Very preterm delivery was defined as birth of a live baby at 24 to 32 weeks' gestation, and the denominator was all live births at or after 24 weeks' gestation. Moderately preterm delivery was defined as live births at 33 to 36 weeks' gestation, and the denominator was all live births at or after 33 weeks' gestation. Stillbirth was defined as delivery of a dead baby at or after 24 weeks' gestation, and the denominator was all births at or after 24 weeks' gestation. Neonatal death was defined as death of a liveborn baby in the first 28 days of life, and the denominator was all live births. Emergency caesarean section was defined as any unplanned caesarean delivery, and the denominator was all live births.
Maternal age was defined as the age of the mother in completed years at the time of birth because many of the outcomes were delivery related. Maternal height was measured in centimetres. Postcode of residence was used to derive Carstairs socioeconomic deprivation scores.13 These are based on 1991 census data on car ownership, unemployment, overcrowding, and social class within postcode sectors. The deprivation scores were then used to categorise women into quintiles based on the study population. Non-smoking was defined as never having smoked at the time of first attendance for antenatal care, and smokers were defined as women who were current smokers at the time of first attendance for antenatal care.
We did separate analyses for six dichotomous outcomes: delivery of a small for gestational age baby, moderately and extremely preterm delivery, stillbirth, neonatal death, and emergency caesarean section. For each outcome, we compared the risk between different groups using odds ratios and 95% confidence intervals. We tested the null hypothesis that the risk of adverse outcomes associated with maternal age 15 to 19 was the same for first and second births using the Mantel-Haenszel test of homogeneity.14
We calculated adjusted odds ratios by logistic regression analysis.15 Height category, maternal age category, socioeconomic deprivation quintile, and previous spontaneous and therapeutic abortion were entered into the model as dummy variables. We excluded cases with missing values for height from multivariate analysis.
We estimated the significance of main effects using the Wald test and the significance of interaction terms using the likelihood ratio test. We assessed goodness of fit of models using the Hosmer and Lemeshow test based on deciles of probability.15 Continuous variables were summarised by the mean and standard deviation, and we compared groups using analysis of variance. We used the Stata software package (Stata Corporation, Texas, USA), version 6.0, for all analyses.
There were 411 553 singleton births in Scotland during 1992 to 1998. Data were missing on gestational age at birth for 691 (0.2%), on parity for 1012 (0.2%), on birth weight for 304 (0.1%), on maternal age for 12 (<0.1%) and on smoking status for 38 334 (9.3%). Data on all these variables were complete in 371 531 (90.3%) cases, and the main study group comprised the 110 233 non-smoking women aged between 15 and 29 years having a first or second birth between 24 and 43 weeks gestation of a baby weighing over 500 g.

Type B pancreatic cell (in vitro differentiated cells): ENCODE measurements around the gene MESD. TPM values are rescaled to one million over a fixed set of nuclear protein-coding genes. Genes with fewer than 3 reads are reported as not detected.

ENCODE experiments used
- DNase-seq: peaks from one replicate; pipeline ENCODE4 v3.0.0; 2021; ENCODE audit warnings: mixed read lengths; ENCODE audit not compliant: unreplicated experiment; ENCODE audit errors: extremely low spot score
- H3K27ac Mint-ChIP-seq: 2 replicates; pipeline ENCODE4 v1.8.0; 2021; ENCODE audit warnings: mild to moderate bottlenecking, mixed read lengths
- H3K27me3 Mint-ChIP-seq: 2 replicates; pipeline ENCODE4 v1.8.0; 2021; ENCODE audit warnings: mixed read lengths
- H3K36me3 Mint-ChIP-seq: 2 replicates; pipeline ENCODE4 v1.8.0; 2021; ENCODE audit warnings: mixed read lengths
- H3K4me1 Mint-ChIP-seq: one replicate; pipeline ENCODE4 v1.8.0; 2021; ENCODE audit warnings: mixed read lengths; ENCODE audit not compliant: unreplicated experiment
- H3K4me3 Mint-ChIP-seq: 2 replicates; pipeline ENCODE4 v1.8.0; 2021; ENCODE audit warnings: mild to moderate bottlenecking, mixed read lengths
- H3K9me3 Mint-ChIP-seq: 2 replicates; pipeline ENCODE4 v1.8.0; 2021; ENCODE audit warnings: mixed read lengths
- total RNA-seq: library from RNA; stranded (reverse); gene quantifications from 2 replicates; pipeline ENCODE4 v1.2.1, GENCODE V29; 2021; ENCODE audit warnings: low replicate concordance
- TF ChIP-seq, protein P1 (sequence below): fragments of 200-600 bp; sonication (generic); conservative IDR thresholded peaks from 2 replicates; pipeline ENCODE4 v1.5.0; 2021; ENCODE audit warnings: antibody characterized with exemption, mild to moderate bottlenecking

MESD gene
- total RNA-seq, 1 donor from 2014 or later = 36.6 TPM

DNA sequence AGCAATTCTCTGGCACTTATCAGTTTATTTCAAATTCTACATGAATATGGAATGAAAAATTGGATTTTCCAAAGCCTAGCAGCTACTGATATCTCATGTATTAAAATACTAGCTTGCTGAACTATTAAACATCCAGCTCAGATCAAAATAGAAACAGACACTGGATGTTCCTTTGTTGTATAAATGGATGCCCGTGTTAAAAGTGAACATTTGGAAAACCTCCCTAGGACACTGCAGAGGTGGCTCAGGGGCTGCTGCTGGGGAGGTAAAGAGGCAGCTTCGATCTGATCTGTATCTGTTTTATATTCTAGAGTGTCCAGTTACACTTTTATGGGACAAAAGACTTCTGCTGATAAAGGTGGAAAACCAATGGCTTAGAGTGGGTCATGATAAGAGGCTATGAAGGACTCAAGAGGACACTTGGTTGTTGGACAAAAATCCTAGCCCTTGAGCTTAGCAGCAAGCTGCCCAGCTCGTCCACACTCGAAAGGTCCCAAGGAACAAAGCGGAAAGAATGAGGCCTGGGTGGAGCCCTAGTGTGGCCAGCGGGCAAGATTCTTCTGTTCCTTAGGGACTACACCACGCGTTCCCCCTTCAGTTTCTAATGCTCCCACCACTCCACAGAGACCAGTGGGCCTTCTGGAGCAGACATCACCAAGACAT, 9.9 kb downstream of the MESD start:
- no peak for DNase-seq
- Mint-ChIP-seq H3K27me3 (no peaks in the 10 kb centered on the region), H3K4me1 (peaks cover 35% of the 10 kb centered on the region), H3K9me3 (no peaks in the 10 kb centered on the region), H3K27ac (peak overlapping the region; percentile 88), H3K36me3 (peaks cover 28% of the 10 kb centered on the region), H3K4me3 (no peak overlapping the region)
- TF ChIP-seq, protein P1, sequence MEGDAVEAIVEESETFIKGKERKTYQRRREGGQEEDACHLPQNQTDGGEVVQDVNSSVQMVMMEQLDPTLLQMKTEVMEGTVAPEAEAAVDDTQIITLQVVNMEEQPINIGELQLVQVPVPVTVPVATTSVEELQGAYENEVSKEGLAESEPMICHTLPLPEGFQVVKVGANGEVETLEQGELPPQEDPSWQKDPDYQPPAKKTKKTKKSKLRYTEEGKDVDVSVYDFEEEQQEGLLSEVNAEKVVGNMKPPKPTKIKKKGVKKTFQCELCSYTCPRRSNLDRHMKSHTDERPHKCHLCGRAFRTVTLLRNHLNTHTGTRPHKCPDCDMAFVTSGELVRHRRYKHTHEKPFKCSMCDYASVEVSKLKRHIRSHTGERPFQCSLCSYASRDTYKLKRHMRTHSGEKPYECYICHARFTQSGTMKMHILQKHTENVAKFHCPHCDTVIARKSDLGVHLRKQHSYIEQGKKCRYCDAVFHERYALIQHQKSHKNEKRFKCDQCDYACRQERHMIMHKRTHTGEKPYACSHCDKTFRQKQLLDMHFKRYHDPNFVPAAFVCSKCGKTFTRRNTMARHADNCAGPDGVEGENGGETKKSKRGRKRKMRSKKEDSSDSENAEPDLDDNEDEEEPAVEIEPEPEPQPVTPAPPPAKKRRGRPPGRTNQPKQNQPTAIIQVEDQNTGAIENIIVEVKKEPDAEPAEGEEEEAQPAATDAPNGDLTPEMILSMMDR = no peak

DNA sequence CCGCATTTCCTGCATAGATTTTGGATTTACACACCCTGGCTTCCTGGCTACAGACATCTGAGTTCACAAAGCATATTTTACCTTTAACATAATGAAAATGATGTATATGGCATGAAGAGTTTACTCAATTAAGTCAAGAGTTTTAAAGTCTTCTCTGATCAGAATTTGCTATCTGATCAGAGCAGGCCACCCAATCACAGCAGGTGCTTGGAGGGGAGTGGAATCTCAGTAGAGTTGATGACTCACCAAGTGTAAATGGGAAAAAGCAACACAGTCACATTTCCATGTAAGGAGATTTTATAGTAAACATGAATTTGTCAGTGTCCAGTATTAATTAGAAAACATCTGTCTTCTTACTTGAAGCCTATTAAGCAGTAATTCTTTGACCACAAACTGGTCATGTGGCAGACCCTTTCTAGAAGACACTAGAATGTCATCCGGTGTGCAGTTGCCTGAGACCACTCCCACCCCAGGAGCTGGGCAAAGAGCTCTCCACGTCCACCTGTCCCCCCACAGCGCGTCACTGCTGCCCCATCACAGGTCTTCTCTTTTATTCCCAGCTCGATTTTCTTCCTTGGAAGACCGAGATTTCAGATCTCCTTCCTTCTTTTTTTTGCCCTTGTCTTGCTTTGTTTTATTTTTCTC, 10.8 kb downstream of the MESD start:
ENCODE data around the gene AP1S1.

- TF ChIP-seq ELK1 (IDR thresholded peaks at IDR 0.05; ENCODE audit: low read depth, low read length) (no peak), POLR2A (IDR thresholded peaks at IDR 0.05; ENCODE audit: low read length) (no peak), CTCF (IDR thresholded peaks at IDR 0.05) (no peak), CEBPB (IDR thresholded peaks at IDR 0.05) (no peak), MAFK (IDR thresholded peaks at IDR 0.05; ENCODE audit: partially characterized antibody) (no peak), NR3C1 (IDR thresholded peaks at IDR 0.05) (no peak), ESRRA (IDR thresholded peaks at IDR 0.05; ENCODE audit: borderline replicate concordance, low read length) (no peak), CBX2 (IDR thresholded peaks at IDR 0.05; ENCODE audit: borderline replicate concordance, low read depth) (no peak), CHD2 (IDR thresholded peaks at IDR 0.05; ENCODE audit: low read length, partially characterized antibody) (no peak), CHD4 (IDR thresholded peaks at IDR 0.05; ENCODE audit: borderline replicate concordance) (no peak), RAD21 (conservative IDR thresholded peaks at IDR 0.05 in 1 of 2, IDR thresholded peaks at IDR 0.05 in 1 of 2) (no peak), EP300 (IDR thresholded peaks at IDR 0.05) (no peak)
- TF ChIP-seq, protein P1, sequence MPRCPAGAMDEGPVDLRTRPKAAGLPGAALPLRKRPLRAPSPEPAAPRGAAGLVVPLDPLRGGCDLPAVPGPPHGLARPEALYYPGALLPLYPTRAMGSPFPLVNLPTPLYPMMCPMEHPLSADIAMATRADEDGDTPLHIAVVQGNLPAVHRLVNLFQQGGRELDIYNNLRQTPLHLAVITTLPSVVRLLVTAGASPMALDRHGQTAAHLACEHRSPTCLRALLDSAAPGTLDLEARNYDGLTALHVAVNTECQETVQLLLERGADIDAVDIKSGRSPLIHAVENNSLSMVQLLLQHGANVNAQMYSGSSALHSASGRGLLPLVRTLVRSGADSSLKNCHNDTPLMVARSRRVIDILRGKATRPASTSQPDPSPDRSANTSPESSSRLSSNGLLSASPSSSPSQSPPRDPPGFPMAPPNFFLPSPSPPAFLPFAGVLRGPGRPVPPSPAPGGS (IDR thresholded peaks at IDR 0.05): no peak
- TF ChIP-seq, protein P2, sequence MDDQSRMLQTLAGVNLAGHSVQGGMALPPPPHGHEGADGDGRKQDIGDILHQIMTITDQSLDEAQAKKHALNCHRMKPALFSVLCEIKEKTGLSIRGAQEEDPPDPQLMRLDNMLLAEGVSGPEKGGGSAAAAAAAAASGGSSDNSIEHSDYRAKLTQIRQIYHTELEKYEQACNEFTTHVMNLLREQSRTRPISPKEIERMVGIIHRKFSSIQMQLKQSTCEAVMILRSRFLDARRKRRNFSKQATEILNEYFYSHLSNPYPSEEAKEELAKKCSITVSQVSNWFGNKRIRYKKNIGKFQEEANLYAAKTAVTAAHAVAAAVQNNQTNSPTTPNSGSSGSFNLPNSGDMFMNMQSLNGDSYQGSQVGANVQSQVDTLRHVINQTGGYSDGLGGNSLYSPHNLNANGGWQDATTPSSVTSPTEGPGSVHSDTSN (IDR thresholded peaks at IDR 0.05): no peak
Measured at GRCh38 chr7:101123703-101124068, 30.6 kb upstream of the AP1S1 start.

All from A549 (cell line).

Table 1 shows the demographic characteristics and the frequency of adverse outcomes in the study group. Within the study group there were missing values for mode of delivery in 24 (<0.1%) and for maternal height in 8201 (7.4%). Several women who had live births experienced multiple adverse outcomes (preterm birth, emergency caesarean section, being small for gestational age, or neonatal death): 1942 had two adverse outcomes, 159 had three, and four women had all four outcomes.
We then compared the risk of adverse outcomes associated with maternal age 15-19 between first and second births using the Mantel-Haenszel test. This indicated that the risk of delivering a small for gestational age baby and of having an emergency caesarean section did not differ significantly by parity. However, when the risk of adverse obstetric outcomes associated with maternal age 15-19 was compared for first and second births, there were significant differences in the odds ratios of moderately premature birth (P=0.01), extremely premature birth (P=0.004), and stillbirth (P=0.03) (table 2). Therefore, the multivariate analyses were stratified by parity.
Among first births, women aged 15-19 years were not at increased risk of any of the six adverse outcomes studied compared with women aged 20-29 (table 2). However, among second births, mothers aged 15-19 were at significantly increased risk of moderately and extremely premature birth and stillbirth (table 2). The sizes of these associations were minimally attenuated by adjustment for socioeconomic deprivation quintile, height, year of delivery, previous abortions, and previous pregnancy resulting in a perinatal death. On multivariate analysis, emergency caesarean section was less likely among younger mothers at both first and second births. There were no significant interactions between maternal age at the time of delivery and socioeconomic deprivation quintile, height, year of delivery, or previous abortions for any of the outcomes for either first or second births.
When the risk of adverse outcome was compared within the age range 15-19, there was no significant variation in the risk of moderately or extremely premature birth, stillbirth, neonatal death, or delivery by emergency caesarean section. However, compared with 19 year old women, the risk of delivering a baby weighing less than the fifth percentile for gestational age was significantly lower among women aged 16 to 18 (figure).